Causality Causality Workbench                                                             Challenges in Machine Learning Causality

Unsupervised and Transfer Learning Challenge

Fact sheet

 

Team name: NG-A3
Team leader:
First Name: Nistor
Last Name: Grozavu
Website: http://www-lipn.univ-paris13.fr/~grozavu/
Institution: LIPN
Country: France
Photo:
 
Phase 1 experiment: Exp1TL
Phase 2 experiment: transfer7 (phase 2a)
abcnga3 (phase 2b)
 
Title of the contribution:

Unsupervised Weighted Topological Learning for Feature Transformation

 
Background:

The used model consists on combining several unsupervised approaches for normalization, feature selection, topological learning and transfer or collaborative learning.
For the topological learning we propose to use an adaptation of the Self Organizing Maps which allows to detect and to weight the relevant features during the learning process called lwo-SOM.

Before to learn te data, we introduce a preprocessing step in the model, the normalization of the dataset using the variance normalization technique and preprocess it using the Principal Component Analysis and Singular Values Decompozition for the sparse datasets;

For the unsupervised learning, we construct a new datasets containg the distance between the validation and final datasets and the SOM maps.

To transfer the knowledge, we propose a new methodology which label the map using the transfer lables and after the labeling the map, we prune the map by eliminating the cells containing no labeled data.
After the prunning the map, we affect new data by computing the Euclidina distance between the validation and final datasets and the pruned map.
 
Results:
PHASE 1: UNSUPERVISED LEARNING
Dataset Validation Final evaluation Rank
AUC ALC AUC ALC
avicenna 0.658561 0.149326 0.701728 0.182106 9
harry 0.978586 0.794511 0.961722 0.709893 5
rita 0.707198 0.284878 0.786303 0.489439 2
sylvester 0.937103 0.606385 0.825077 0.44926 7
terry 0.990022 0.780955 0.994574 0.808953 5

PHASE 2a: TRANSFER LEARNING (Official ranking)
Dataset Validation Final evaluation Rank
AUC ALC AUC ALC
avicenna 0.627927 0.117747 0.631197 0.112783 6
harry 0.687074 0.221498 0.589041 0.0950054 6
rita 0.707523 0.259007 0.759892 0.363303 5
sylvester 0.936743 0.606771 0.624744 0.126217 6
terry 0.983234 0.739909 0.888154 0.566029 5

* The organizers detected that the team 1055A submitted by error their results on the validation set instead of those on the final evaluation set for the dataset Sylvester. The team was allowed to re-submit their results on that dataset and those are shown in the table. Without this correction, the 1055A team ranks 3rd and this is the official ranking (with the correction they rank 2nd ex aequo with tkgw).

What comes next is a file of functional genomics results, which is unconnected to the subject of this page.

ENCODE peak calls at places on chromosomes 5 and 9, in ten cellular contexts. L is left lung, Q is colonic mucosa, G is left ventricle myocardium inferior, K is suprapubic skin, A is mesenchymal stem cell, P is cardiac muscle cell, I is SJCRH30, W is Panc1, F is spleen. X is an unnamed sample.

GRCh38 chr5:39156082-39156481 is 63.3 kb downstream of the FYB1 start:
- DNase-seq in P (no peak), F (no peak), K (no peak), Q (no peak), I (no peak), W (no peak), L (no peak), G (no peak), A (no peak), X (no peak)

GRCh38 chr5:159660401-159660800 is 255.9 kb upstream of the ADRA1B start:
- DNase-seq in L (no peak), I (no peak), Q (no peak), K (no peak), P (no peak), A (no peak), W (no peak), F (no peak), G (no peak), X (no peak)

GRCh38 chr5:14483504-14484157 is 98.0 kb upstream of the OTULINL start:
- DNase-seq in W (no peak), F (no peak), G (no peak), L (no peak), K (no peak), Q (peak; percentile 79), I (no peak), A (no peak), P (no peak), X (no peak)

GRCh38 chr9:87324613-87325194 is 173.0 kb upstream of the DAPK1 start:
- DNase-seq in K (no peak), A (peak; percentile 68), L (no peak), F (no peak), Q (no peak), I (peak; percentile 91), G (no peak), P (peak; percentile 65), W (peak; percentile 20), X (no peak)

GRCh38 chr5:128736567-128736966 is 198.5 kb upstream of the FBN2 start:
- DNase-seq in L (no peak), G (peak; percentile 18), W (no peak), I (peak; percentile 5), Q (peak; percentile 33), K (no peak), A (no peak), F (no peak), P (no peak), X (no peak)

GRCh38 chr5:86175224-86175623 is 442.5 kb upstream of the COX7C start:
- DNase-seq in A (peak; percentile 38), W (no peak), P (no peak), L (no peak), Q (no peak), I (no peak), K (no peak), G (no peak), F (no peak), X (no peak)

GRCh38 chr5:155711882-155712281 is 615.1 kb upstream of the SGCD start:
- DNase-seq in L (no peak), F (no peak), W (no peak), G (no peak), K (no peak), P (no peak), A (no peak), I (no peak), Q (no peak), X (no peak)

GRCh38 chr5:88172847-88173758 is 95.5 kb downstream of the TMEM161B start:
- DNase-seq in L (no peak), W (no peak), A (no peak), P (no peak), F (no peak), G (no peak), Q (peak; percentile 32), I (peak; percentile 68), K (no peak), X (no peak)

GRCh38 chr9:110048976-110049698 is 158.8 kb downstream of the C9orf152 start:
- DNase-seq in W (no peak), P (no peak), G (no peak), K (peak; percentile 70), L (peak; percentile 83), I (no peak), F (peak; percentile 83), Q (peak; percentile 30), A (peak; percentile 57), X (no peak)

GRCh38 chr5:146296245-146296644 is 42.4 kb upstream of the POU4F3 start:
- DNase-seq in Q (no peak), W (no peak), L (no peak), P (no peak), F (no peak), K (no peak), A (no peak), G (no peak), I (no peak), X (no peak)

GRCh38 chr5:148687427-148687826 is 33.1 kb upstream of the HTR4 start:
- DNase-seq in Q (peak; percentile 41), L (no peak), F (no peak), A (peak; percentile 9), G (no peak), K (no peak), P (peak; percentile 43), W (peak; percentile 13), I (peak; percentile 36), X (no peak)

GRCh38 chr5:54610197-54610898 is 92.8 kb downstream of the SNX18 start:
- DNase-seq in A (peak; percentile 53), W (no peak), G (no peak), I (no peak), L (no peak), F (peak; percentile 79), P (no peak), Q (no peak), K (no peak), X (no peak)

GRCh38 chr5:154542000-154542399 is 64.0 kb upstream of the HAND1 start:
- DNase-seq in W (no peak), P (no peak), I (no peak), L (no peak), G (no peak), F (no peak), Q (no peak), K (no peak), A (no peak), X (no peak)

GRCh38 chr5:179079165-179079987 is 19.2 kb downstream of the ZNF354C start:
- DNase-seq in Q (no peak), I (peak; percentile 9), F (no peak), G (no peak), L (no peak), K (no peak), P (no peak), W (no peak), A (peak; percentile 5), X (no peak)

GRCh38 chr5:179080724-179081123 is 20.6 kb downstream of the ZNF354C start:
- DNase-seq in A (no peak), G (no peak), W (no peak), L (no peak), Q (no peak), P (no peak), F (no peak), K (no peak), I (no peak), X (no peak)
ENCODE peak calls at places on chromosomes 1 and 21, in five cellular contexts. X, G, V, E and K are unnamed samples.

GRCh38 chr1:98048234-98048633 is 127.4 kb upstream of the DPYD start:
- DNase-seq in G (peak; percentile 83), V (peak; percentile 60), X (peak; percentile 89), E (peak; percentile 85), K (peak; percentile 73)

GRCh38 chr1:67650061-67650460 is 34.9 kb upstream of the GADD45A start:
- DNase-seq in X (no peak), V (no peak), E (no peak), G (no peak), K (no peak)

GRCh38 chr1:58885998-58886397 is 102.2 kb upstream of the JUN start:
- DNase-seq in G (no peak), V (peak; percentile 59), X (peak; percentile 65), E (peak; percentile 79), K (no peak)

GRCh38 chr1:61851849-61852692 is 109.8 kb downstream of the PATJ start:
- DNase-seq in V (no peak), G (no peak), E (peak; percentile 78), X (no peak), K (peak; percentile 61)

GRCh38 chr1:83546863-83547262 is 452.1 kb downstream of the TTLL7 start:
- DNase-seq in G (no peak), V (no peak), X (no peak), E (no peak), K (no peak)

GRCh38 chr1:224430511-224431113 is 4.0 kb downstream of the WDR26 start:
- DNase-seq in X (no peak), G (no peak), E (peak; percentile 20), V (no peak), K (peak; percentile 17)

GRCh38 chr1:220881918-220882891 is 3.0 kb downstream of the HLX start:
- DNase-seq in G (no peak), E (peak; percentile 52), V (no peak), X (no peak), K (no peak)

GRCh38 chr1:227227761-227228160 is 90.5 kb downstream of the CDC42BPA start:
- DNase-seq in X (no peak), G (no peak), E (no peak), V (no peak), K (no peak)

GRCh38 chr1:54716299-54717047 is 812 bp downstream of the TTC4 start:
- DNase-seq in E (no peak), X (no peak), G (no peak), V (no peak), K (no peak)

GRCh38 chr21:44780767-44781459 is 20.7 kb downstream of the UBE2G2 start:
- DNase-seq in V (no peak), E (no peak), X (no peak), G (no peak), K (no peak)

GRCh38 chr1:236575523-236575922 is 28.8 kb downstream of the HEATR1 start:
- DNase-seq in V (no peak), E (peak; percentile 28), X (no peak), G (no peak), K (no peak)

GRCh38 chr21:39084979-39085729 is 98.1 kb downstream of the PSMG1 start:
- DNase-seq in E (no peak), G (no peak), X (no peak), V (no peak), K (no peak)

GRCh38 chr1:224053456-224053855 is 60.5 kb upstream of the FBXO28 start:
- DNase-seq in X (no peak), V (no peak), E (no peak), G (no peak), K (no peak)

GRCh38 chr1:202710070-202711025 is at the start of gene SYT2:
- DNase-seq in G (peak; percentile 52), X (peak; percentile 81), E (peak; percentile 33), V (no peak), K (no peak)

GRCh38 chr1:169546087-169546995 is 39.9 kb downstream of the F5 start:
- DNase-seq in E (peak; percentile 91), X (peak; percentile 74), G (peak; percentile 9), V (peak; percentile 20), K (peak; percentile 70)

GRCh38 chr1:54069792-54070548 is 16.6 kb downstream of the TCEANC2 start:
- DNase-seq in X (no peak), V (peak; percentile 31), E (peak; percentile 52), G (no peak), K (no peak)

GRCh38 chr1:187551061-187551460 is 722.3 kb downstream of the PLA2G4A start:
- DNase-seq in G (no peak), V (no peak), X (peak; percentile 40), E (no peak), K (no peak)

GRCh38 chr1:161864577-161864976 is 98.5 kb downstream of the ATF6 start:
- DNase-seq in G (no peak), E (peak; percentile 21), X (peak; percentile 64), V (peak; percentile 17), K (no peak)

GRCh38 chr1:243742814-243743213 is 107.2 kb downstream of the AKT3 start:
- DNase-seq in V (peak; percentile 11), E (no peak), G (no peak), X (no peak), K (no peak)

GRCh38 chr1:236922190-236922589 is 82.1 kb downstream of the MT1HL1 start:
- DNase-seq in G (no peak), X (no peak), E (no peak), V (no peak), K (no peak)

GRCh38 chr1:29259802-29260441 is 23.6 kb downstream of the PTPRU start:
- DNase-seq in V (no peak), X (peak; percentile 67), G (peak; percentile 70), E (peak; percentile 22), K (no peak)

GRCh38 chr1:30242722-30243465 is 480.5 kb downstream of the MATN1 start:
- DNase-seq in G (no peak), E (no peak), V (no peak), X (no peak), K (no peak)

PHASE 2b: (Supplemental ranking)
Dataset Validation Final evaluation Rank
AUC ALC AUC ALC
avicenna 0.637932 0.130236 0.623894 0.105119 7
harry 0.978586 0.794511 0.961722 0.709893 4
rita 0.707523 0.259007 0.759892 0.363303 7
sylvester 0.936743 0.606771 0.624744 0.126217 8
terry 0.983234 0.739909 0.888154 0.566029 6

** Due to an accidental release of the results on the final evaluation set on the scheduled deadline of phase 2, the planned grace period was canceled. However, the participants were permitted to make one last submission.

Method:
Algorithm Phase 1 Phase 2
Preprocessing with no learning at all: Did you use...
P1 Normalization of data matrix lines (patterns)?
P2 Normalization of data matrix columns (features)?
P3 Construction of new features (e.g. products of original features)?
P4 Functional data transformations (e.g. take log or sqrt)?
P5 Feature orthogonalization?
P6 Another preprocessing with no learning at all?
Unsupervised learning: Did you use...
U1 Linear manifold learning (e.g. factor analysis, PCA, ICA)?
U2 "Shallow" non-linear manifold learning for dimensionality reduction (e.g. KPCA, MDS, LLE, Laplacian Eigenmaps, Kohonen maps)?
U3 "Shallow" non-linear manifold learning to expand dimension (e.g. sparse coding)?
U4 Clustering (e.g. K-means, hierarchical clustering)?
U5 Deep Learning (e.g. stacks of auto-encoders, stacks of RBMs)?
U6 Another unsupervised learning method?
Transfer learning: Did you...
T1 - Not use of the transfer labels at all?  
T2 - Use of the transfer labels for selection of unsupervised learning methods, not for training?